Fig. 71: Norden, Civitas Londini (1600), depicting the Rose ©
National Library of Sweden, DelaG 89

Norden’s 1600 panorama, a depiction of the later, altered Rose, shows a gable against the frame over the area where the stage was located (fig. 71), and a similar feature is also depicted in the Bear Garden. Bowsher and Miller think this was an embellishment of the frons scenae.230 It is not known if a gable featured at the early Rose, but it makes architectural sense and would have offered at least some protection.

Fig. 72: Detail, trumpeter
announcing the play from the gable,
from the sketch of the Swan playhouse,
(c. 1596), fig. 26 [4.4.1]



In the model, painted in gold on the gable door—from which a trumpeter ‘heralded’ the start of a play, similar to that depicted in the sketch of the Swan playhouse (fig. 72)—is Pheme (in Greek, related to ϕάναι ‘to speak’) (fig. 73), the personification of fame and renown, whose favour was notability but whose wrath was scandalous rumours. The walls surrounding it are painted with a continuation of the heavens. A depiction of Pheme also features on the front of the stage roof at Shakespeare’s Globe.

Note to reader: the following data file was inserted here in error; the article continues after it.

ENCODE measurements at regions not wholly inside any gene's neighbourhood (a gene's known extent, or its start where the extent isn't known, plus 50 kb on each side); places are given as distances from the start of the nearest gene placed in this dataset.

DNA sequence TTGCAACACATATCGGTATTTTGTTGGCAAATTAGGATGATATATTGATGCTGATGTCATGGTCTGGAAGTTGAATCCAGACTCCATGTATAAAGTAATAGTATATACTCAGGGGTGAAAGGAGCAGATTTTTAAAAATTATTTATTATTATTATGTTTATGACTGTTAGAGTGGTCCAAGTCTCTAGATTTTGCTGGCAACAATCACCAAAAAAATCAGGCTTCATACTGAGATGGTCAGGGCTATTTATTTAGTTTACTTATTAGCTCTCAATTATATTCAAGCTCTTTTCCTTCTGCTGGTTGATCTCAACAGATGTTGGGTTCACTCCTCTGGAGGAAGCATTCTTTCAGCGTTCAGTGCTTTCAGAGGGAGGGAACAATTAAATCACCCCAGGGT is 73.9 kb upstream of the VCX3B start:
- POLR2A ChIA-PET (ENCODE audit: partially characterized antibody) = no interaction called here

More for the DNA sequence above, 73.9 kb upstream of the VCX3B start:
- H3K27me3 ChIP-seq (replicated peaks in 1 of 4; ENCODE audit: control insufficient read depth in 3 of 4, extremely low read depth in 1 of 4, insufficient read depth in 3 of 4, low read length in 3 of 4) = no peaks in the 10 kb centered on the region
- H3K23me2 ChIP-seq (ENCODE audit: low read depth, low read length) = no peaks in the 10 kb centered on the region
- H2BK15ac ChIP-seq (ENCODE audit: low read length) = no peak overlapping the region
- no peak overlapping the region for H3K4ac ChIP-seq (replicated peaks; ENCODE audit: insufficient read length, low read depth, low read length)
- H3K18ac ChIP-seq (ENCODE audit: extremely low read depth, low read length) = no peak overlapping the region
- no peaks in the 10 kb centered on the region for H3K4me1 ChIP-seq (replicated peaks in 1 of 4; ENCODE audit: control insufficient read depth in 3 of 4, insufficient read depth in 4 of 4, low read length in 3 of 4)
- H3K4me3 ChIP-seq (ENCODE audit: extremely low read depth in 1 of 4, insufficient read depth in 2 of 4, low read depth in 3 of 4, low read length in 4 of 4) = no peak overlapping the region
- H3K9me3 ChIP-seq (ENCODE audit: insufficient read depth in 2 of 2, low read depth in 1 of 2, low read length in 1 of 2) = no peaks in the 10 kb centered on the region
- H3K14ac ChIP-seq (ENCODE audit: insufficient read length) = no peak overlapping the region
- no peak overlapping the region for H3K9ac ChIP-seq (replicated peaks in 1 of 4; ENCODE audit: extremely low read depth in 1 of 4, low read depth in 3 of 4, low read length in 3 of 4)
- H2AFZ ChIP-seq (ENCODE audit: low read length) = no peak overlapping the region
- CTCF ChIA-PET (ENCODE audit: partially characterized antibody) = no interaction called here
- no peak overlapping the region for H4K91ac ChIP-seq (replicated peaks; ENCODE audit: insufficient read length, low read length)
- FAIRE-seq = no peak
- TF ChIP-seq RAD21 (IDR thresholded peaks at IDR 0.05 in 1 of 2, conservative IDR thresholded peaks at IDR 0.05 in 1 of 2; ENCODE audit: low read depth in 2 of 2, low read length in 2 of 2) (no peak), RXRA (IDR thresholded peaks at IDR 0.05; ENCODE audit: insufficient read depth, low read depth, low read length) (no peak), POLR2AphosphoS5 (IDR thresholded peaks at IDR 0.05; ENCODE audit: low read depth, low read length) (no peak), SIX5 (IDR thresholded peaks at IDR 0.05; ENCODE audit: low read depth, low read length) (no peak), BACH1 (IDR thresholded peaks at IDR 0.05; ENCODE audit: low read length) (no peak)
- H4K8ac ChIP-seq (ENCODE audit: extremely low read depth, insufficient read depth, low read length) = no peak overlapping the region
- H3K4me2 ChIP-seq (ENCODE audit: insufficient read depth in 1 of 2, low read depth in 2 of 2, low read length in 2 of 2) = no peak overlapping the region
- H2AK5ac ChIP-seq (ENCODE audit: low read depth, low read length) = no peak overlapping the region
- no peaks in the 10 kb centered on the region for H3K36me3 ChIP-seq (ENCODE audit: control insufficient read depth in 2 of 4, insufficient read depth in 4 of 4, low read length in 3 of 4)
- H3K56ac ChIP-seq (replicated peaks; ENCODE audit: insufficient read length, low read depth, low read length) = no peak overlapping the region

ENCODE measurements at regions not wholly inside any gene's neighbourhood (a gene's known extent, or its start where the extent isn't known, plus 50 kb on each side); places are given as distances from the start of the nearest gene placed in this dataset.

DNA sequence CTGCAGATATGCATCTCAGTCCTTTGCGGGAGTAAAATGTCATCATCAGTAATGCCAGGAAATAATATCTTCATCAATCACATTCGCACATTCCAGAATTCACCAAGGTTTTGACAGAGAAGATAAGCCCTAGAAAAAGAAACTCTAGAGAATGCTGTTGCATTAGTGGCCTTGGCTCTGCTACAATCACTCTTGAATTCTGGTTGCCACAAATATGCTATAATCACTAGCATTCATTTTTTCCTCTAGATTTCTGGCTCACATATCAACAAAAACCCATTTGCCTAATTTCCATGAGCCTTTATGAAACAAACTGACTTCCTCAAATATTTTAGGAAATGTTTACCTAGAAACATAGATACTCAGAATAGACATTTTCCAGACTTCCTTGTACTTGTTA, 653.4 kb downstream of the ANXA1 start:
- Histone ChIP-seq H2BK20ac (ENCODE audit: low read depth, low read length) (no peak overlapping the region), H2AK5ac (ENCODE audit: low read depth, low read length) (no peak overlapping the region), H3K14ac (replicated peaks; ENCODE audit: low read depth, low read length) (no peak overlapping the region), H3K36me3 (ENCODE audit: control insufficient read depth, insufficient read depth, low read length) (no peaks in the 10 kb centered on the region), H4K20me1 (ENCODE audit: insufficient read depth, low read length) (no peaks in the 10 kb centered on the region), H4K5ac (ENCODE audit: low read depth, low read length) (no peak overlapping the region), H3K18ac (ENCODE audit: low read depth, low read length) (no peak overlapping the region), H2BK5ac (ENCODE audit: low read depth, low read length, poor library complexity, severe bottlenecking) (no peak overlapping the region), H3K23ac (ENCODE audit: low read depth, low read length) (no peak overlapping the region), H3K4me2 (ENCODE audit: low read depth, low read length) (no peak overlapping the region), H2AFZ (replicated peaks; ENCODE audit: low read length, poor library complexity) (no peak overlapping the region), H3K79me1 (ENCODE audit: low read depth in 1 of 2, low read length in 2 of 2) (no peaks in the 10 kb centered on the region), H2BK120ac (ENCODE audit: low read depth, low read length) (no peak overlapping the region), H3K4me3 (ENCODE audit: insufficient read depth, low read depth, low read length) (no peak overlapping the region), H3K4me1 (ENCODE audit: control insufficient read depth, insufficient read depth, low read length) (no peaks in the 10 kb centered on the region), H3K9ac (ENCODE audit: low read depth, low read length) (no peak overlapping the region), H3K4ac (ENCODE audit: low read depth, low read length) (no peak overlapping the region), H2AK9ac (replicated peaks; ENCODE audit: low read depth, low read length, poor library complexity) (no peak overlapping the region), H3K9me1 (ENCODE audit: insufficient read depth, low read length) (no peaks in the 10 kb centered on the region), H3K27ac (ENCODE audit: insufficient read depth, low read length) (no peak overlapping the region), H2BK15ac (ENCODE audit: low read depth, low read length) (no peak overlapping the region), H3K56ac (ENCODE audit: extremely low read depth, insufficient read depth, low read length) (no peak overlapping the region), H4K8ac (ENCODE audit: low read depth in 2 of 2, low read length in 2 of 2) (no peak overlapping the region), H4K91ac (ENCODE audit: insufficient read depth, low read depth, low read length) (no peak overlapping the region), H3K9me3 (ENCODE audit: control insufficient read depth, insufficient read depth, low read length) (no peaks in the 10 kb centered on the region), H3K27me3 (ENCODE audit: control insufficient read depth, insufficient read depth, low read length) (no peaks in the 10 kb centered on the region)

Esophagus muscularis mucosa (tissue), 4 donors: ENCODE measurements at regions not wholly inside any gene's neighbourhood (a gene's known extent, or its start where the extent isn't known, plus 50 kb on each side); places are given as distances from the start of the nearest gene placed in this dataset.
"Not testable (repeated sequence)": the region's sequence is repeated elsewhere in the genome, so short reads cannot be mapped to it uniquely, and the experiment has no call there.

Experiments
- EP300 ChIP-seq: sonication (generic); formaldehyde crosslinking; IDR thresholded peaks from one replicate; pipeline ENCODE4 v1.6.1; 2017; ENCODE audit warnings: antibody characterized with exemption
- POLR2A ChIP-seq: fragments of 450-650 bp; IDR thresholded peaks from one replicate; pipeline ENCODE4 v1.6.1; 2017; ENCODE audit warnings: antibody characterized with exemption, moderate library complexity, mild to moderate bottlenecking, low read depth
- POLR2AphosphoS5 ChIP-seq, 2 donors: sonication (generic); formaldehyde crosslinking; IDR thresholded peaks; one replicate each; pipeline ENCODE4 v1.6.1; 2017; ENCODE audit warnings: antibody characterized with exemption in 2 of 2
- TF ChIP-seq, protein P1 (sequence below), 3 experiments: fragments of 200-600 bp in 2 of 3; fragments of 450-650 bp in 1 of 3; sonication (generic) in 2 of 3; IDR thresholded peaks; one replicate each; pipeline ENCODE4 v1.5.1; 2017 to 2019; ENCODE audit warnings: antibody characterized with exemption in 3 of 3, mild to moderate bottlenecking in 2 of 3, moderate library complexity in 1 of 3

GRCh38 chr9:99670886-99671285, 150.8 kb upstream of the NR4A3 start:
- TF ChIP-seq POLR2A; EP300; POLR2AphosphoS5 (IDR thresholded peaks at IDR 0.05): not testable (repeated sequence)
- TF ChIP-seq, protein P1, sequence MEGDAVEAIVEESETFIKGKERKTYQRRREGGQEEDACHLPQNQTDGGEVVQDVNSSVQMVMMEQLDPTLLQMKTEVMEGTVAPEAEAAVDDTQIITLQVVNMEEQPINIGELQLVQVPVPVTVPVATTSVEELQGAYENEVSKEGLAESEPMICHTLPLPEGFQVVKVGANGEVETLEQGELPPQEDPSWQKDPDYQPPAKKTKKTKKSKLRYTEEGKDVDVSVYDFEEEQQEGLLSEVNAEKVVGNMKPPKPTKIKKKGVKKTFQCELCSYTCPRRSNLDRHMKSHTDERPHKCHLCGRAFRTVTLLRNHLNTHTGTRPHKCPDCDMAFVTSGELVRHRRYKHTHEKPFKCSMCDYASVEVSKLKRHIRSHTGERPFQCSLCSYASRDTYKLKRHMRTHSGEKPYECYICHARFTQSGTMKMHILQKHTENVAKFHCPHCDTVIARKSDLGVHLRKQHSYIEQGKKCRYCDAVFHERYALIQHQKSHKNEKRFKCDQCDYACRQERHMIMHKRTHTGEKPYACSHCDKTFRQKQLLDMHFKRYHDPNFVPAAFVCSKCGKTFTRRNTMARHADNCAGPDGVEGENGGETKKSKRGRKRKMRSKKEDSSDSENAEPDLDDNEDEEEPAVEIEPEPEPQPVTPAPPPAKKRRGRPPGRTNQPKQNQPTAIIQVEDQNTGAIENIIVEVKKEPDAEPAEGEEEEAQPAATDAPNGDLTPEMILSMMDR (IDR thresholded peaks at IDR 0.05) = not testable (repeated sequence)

Fig. 73: a. (left) Stephen Harrison, The Arch’s of Triumph (1604) © Folger Shakespeare Library Digital Collection 46580232
b. (right) Sculpture of Pheme by Robert Henze, on the roof of the Dresden University of Visual Arts

[230] Bowsher and Miller, The Rose and the Globe, 119.

[231] Harrison, The Arch’s of Triumph, Plate 5.